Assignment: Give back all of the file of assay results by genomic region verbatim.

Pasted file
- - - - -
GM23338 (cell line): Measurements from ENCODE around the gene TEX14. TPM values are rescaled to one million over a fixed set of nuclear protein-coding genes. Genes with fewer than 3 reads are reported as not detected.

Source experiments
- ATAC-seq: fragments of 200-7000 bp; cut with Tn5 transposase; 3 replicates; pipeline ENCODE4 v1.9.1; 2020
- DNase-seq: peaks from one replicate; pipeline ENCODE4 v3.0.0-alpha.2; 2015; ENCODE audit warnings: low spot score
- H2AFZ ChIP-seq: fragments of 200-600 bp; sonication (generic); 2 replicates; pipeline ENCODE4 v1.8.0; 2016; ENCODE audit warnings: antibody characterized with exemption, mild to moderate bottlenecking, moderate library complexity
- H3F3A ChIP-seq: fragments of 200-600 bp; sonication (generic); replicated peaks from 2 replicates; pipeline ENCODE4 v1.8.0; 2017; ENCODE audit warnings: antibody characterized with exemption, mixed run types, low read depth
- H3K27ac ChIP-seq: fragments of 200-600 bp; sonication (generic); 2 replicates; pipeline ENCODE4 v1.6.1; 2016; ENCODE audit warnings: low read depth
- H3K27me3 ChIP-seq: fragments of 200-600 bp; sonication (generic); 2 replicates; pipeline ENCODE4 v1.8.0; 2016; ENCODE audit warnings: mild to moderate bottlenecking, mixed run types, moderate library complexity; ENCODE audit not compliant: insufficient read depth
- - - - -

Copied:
GM23338 (cell line): Measurements from ENCODE around the gene TEX14. TPM values are rescaled to one million over a fixed set of nuclear protein-coding genes. Genes with fewer than 3 reads are reported as not detected.

Source experiments
- ATAC-seq: fragments of 200-7000 bp; cut with Tn5 transposase; 3 replicates; pipeline ENCODE4 v1.9.1; 2020
- DNase-seq: peaks from one replicate; pipeline ENCODE4 v3.0.0-alpha.2; 2015; ENCODE audit warnings: low spot score
- H2AFZ ChIP-seq: fragments of 200-600 bp; sonication (generic); 2 replicates; pipeline ENCODE4 v1.8.0; 2016; ENCODE audit warnings: antibody characterized with exemption, mild to moderate bottlenecking, moderate library complexity
- H3F3A ChIP-seq: fragments of 200-600 bp; sonication (generic); replicated peaks from 2 replicates; pipeline ENCODE4 v1.8.0; 2017; ENCODE audit warnings: antibody characterized with exemption, mixed run types, low read depth
- H3K27ac ChIP-seq: fragments of 200-600 bp; sonication (generic); 2 replicates; pipeline ENCODE4 v1.6.1; 2016; ENCODE audit warnings: low read depth
- H3K27me3 ChIP-seq: fragments of 200-600 bp; sonication (generic); 2 replicates; pipeline ENCODE4 v1.8.0; 2016; ENCODE audit warnings: mild to moderate bottlenecking, mixed run types, moderate library complexity; ENCODE audit not compliant: insufficient read depth